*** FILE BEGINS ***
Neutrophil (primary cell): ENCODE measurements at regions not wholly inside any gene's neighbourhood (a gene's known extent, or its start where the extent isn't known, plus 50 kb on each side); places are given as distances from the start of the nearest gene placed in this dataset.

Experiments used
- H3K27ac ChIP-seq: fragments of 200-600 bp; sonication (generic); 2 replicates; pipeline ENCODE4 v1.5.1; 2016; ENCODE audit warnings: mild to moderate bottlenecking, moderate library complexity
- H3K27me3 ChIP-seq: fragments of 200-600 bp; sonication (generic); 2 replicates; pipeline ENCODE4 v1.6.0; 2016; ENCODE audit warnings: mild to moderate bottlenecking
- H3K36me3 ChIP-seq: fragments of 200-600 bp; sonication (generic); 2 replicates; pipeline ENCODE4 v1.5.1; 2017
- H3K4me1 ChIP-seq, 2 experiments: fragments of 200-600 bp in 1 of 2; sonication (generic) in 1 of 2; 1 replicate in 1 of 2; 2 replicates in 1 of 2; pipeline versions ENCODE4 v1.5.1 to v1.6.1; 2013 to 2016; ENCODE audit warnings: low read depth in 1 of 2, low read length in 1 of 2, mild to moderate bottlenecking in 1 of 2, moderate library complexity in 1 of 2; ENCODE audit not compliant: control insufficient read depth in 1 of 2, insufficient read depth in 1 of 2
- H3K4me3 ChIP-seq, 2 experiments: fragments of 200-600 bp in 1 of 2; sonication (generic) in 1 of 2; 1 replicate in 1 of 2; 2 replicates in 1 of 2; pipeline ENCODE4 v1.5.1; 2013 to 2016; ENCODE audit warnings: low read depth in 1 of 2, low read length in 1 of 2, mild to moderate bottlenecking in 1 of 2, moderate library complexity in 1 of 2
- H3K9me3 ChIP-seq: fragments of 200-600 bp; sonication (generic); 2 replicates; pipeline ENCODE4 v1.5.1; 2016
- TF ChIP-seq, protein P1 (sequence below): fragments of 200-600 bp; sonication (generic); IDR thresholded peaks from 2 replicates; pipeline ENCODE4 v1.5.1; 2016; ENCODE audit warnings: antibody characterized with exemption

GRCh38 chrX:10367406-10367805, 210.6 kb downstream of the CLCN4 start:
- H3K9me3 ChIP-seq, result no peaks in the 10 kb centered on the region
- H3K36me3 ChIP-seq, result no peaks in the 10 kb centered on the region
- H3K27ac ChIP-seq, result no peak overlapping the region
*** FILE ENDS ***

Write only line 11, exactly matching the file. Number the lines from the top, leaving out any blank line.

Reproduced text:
- H3K9me3 ChIP-seq, result no peaks in the 10 kb centered on the region